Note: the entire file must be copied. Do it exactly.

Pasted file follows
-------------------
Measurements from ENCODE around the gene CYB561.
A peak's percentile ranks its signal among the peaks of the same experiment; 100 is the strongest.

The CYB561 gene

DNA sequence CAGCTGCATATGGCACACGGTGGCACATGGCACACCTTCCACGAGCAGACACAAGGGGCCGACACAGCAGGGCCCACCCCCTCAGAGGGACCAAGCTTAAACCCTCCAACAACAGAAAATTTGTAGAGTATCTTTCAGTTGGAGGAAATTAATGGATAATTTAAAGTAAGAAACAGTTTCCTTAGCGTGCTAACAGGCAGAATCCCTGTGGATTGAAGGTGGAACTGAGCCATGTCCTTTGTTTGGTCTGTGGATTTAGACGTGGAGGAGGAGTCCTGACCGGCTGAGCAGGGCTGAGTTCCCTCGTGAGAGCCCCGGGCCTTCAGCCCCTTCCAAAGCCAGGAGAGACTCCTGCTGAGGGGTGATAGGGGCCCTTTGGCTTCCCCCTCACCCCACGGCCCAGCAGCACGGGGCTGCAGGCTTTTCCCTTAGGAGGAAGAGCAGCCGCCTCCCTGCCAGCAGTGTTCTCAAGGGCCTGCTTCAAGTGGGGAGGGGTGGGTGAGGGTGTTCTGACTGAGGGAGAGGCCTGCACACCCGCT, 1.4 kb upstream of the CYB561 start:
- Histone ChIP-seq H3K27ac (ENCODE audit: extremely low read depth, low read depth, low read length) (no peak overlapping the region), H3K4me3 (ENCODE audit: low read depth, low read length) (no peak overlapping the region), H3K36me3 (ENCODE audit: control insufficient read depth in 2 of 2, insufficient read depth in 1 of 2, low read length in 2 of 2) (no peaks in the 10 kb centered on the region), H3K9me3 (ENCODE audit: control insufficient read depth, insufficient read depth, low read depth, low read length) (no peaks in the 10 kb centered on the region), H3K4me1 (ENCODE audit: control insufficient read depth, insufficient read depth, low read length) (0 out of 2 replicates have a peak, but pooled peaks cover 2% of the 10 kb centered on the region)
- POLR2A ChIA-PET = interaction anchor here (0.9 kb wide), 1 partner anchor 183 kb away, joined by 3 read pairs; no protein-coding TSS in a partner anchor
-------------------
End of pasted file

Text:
Measurements from ENCODE around the gene CYB561.
A peak's percentile ranks its signal among the peaks of the same experiment; 100 is the strongest.

The CYB561 gene

DNA sequence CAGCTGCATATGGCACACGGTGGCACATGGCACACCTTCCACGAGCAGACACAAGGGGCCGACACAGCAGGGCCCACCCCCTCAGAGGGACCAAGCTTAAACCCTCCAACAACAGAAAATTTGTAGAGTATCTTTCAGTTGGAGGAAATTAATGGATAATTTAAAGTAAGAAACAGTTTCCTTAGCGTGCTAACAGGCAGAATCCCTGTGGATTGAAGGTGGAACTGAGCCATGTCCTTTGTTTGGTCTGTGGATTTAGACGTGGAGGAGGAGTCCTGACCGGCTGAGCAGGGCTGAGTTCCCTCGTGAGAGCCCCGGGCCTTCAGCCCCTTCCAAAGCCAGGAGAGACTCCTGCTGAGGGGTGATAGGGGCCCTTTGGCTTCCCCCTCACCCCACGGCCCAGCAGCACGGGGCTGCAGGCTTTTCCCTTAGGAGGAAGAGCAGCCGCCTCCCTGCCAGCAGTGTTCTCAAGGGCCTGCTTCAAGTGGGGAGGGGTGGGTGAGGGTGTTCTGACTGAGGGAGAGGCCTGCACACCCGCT, 1.4 kb upstream of the CYB561 start:
- Histone ChIP-seq H3K27ac (ENCODE audit: extremely low read depth, low read depth, low read length) (no peak overlapping the region), H3K4me3 (ENCODE audit: low read depth, low read length) (no peak overlapping the region), H3K36me3 (ENCODE audit: control insufficient read depth in 2 of 2, insufficient read depth in 1 of 2, low read length in 2 of 2) (no peaks in the 10 kb centered on the region), H3K9me3 (ENCODE audit: control insufficient read depth, insufficient read depth, low read depth, low read length) (no peaks in the 10 kb centered on the region), H3K4me1 (ENCODE audit: control insufficient read depth, insufficient read depth, low read length) (0 out of 2 replicates have a peak, but pooled peaks cover 2% of the 10 kb centered on the region)
- POLR2A ChIA-PET = interaction anchor here (0.9 kb wide), 1 partner anchor 183 kb away, joined by 3 read pairs; no protein-coding TSS in a partner anchor